If you’ve played Castlevania: Symphony of the Night, or more recently, Bloodstained, the gameplay should come as second nature to you: you’ve got an attack, a backwards-dash, a jump, and a secondary magical attack that can include daggers, boomerangs, axes, and much more. As the game progresses, you obtain “artifacts” that give you additional abilities to help navigate the broader world (er, cavern).
There’s plenty of danger to be found in the vast labyrinth of caverns below: zombies, beetles, cave trolls…flying lion-bat monsters that shoot fire. You know, standard monster-fare. These enemies, all wonderfully designed, each have their own attack patterns: early enemies moving slowly, with attacks that are easy to anticipate as you get a handle on the gameplay, while late-game enemies have no problem unleashing flurries of attacks without hesitation.
Of course, it’s never a single enemy that’s the real threat. Instead, it’s the combination of mobs produces some seriously challenging levels. Fans of Super Smash Bros. will recognize “edge guarding” as a very real thing in Chasm.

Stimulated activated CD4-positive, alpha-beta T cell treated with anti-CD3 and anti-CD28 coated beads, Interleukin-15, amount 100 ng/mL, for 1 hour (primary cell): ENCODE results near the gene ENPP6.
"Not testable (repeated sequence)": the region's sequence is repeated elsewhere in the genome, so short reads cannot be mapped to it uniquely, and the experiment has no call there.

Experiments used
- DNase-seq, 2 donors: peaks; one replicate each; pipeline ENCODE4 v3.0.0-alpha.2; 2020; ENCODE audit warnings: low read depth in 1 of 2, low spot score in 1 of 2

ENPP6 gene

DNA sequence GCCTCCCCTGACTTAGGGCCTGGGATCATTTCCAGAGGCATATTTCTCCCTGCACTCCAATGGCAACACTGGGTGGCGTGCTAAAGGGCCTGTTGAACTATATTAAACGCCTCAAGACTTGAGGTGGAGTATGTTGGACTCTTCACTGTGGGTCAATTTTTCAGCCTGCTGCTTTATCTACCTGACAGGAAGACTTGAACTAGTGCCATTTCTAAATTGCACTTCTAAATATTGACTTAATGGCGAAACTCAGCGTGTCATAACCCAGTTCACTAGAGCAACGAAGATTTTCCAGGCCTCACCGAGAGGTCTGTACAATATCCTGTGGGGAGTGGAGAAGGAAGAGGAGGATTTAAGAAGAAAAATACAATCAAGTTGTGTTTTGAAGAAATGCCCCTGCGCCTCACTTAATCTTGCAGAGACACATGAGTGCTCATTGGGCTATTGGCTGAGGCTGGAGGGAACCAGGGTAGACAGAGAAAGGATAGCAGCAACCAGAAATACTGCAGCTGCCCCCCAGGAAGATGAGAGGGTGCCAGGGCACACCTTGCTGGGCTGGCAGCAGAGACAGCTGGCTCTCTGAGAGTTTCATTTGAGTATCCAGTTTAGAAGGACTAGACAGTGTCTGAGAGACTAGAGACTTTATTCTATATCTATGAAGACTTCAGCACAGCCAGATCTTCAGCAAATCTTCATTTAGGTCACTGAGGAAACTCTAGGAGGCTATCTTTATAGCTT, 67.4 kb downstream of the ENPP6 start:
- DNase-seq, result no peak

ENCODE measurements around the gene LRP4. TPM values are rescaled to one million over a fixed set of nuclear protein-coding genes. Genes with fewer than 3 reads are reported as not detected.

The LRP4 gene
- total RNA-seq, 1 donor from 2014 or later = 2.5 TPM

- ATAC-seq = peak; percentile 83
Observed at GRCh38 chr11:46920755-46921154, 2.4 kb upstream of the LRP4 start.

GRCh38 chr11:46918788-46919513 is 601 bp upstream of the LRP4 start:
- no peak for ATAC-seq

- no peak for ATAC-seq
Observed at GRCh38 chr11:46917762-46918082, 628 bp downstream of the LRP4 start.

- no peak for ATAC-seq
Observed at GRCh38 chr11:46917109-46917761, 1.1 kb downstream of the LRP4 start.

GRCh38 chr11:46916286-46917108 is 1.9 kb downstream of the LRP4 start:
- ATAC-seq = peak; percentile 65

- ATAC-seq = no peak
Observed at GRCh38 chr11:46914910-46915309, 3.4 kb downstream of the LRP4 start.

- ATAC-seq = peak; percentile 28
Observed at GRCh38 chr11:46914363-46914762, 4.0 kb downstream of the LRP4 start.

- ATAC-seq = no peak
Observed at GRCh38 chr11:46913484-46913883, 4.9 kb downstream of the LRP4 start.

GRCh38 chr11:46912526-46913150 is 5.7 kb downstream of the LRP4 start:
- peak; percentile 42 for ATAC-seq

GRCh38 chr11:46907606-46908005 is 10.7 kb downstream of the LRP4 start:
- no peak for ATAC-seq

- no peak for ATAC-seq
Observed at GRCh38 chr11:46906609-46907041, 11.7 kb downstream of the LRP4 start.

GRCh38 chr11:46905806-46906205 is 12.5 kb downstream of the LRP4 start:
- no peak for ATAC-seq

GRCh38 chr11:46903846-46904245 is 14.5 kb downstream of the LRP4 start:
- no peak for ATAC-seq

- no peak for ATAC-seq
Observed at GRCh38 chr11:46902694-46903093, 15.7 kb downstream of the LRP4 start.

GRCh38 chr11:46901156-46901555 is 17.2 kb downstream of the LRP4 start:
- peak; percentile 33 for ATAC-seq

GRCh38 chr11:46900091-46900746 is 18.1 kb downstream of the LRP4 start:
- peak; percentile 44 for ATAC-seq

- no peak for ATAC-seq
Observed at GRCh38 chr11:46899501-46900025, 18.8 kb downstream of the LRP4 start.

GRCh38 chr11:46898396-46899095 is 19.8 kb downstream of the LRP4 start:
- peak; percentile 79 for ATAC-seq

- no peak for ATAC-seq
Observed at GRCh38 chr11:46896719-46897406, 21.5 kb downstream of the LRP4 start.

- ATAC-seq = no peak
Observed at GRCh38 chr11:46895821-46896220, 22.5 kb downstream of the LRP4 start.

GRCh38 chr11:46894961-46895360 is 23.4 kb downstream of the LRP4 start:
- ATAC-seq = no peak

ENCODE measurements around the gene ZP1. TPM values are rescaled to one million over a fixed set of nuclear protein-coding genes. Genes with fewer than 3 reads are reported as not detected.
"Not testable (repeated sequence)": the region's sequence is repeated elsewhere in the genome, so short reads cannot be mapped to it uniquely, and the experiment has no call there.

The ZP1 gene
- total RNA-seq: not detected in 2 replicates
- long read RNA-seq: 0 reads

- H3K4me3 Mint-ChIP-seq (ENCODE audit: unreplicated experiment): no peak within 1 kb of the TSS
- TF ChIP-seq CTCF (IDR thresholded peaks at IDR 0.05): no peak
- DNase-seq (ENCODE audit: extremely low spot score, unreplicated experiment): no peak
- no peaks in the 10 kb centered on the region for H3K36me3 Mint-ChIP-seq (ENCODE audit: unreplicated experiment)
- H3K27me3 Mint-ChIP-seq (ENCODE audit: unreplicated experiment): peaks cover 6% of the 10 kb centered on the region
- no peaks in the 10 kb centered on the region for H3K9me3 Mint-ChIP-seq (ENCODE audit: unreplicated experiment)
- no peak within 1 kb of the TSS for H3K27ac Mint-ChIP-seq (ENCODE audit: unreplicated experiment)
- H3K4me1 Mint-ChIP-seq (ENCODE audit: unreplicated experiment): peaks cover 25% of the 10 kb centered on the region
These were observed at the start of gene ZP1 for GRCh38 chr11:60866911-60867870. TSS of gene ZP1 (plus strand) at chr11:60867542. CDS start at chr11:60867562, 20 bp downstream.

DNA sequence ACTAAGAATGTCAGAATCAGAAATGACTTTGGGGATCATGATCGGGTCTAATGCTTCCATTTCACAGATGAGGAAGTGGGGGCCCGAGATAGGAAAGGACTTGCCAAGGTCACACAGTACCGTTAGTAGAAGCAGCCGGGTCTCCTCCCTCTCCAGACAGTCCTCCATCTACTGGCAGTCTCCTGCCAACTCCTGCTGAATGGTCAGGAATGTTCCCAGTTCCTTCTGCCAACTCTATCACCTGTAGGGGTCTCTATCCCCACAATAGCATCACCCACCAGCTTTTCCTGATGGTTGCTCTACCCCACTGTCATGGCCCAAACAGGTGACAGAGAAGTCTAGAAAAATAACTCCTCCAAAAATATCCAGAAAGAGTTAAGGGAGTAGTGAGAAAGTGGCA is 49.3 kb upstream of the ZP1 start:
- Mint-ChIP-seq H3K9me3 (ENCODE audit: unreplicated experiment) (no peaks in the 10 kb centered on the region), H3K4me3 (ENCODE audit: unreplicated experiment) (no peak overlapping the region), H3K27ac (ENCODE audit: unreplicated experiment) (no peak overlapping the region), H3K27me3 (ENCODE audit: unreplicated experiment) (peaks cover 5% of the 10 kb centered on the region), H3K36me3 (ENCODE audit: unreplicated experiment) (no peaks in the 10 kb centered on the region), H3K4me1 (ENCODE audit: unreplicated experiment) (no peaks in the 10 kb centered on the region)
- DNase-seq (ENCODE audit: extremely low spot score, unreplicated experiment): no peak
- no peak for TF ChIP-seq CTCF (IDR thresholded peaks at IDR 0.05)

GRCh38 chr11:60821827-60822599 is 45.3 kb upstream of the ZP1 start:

Speaking of edge-guarding, let’s talk about a very real element of Chasm: platforming. You’ll find yourself having to navigate across disappearing blocks over spinning blades of death, or boiling vats of acid. Alternatively, you may just be climbing up a long, abandoned mine shaft, where one wrong step means undoing the last 60 seconds of your life. During these times you’ll be jumping about, hanging off cliff-edges and/or hoping your jump was at the right time and angle to make it out successfully.